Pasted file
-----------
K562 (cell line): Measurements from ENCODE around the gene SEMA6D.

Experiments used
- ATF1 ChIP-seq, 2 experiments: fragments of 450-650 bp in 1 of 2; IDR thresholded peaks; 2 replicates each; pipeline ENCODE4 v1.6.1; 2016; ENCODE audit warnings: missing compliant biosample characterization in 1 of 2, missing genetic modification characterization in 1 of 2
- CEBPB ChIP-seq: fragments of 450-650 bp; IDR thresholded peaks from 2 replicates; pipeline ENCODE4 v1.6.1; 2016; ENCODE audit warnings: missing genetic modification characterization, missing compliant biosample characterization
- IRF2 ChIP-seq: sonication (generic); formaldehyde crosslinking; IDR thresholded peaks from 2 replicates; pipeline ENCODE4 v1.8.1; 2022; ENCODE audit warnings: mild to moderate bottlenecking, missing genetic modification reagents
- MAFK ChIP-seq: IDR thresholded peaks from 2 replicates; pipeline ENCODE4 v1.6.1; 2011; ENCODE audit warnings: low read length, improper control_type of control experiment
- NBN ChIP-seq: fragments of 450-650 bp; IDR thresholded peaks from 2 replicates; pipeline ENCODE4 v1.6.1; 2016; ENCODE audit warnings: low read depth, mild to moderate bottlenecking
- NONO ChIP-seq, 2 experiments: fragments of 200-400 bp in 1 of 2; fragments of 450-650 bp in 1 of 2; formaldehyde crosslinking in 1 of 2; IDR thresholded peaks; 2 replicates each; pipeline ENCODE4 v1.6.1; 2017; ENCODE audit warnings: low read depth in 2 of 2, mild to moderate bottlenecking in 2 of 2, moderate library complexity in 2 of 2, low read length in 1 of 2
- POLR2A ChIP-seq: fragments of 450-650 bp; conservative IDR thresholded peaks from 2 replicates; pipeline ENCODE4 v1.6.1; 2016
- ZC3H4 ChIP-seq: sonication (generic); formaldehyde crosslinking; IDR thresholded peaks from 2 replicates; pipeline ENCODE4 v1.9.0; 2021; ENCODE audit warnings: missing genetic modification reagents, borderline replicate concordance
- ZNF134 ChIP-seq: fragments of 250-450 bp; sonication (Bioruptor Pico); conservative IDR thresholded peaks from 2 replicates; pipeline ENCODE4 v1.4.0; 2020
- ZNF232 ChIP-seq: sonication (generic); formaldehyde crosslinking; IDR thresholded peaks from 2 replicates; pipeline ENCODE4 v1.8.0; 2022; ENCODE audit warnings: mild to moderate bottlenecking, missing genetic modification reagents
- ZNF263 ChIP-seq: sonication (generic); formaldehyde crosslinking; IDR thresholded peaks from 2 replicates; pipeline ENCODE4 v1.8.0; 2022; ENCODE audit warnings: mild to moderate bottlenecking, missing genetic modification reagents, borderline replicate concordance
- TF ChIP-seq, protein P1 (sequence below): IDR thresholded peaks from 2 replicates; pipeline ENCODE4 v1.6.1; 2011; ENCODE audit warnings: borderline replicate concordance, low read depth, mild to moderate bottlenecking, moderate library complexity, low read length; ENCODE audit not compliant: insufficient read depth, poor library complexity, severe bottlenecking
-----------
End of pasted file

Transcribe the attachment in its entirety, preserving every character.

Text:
K562 (cell line): Measurements from ENCODE around the gene SEMA6D.

Experiments used
- ATF1 ChIP-seq, 2 experiments: fragments of 450-650 bp in 1 of 2; IDR thresholded peaks; 2 replicates each; pipeline ENCODE4 v1.6.1; 2016; ENCODE audit warnings: missing compliant biosample characterization in 1 of 2, missing genetic modification characterization in 1 of 2
- CEBPB ChIP-seq: fragments of 450-650 bp; IDR thresholded peaks from 2 replicates; pipeline ENCODE4 v1.6.1; 2016; ENCODE audit warnings: missing genetic modification characterization, missing compliant biosample characterization
- IRF2 ChIP-seq: sonication (generic); formaldehyde crosslinking; IDR thresholded peaks from 2 replicates; pipeline ENCODE4 v1.8.1; 2022; ENCODE audit warnings: mild to moderate bottlenecking, missing genetic modification reagents
- MAFK ChIP-seq: IDR thresholded peaks from 2 replicates; pipeline ENCODE4 v1.6.1; 2011; ENCODE audit warnings: low read length, improper control_type of control experiment
- NBN ChIP-seq: fragments of 450-650 bp; IDR thresholded peaks from 2 replicates; pipeline ENCODE4 v1.6.1; 2016; ENCODE audit warnings: low read depth, mild to moderate bottlenecking
- NONO ChIP-seq, 2 experiments: fragments of 200-400 bp in 1 of 2; fragments of 450-650 bp in 1 of 2; formaldehyde crosslinking in 1 of 2; IDR thresholded peaks; 2 replicates each; pipeline ENCODE4 v1.6.1; 2017; ENCODE audit warnings: low read depth in 2 of 2, mild to moderate bottlenecking in 2 of 2, moderate library complexity in 2 of 2, low read length in 1 of 2
- POLR2A ChIP-seq: fragments of 450-650 bp; conservative IDR thresholded peaks from 2 replicates; pipeline ENCODE4 v1.6.1; 2016
- ZC3H4 ChIP-seq: sonication (generic); formaldehyde crosslinking; IDR thresholded peaks from 2 replicates; pipeline ENCODE4 v1.9.0; 2021; ENCODE audit warnings: missing genetic modification reagents, borderline replicate concordance
- ZNF134 ChIP-seq: fragments of 250-450 bp; sonication (Bioruptor Pico); conservative IDR thresholded peaks from 2 replicates; pipeline ENCODE4 v1.4.0; 2020
- ZNF232 ChIP-seq: sonication (generic); formaldehyde crosslinking; IDR thresholded peaks from 2 replicates; pipeline ENCODE4 v1.8.0; 2022; ENCODE audit warnings: mild to moderate bottlenecking, missing genetic modification reagents
- ZNF263 ChIP-seq: sonication (generic); formaldehyde crosslinking; IDR thresholded peaks from 2 replicates; pipeline ENCODE4 v1.8.0; 2022; ENCODE audit warnings: mild to moderate bottlenecking, missing genetic modification reagents, borderline replicate concordance
- TF ChIP-seq, protein P1 (sequence below): IDR thresholded peaks from 2 replicates; pipeline ENCODE4 v1.6.1; 2011; ENCODE audit warnings: borderline replicate concordance, low read depth, mild to moderate bottlenecking, moderate library complexity, low read length; ENCODE audit not compliant: insufficient read depth, poor library complexity, severe bottlenecking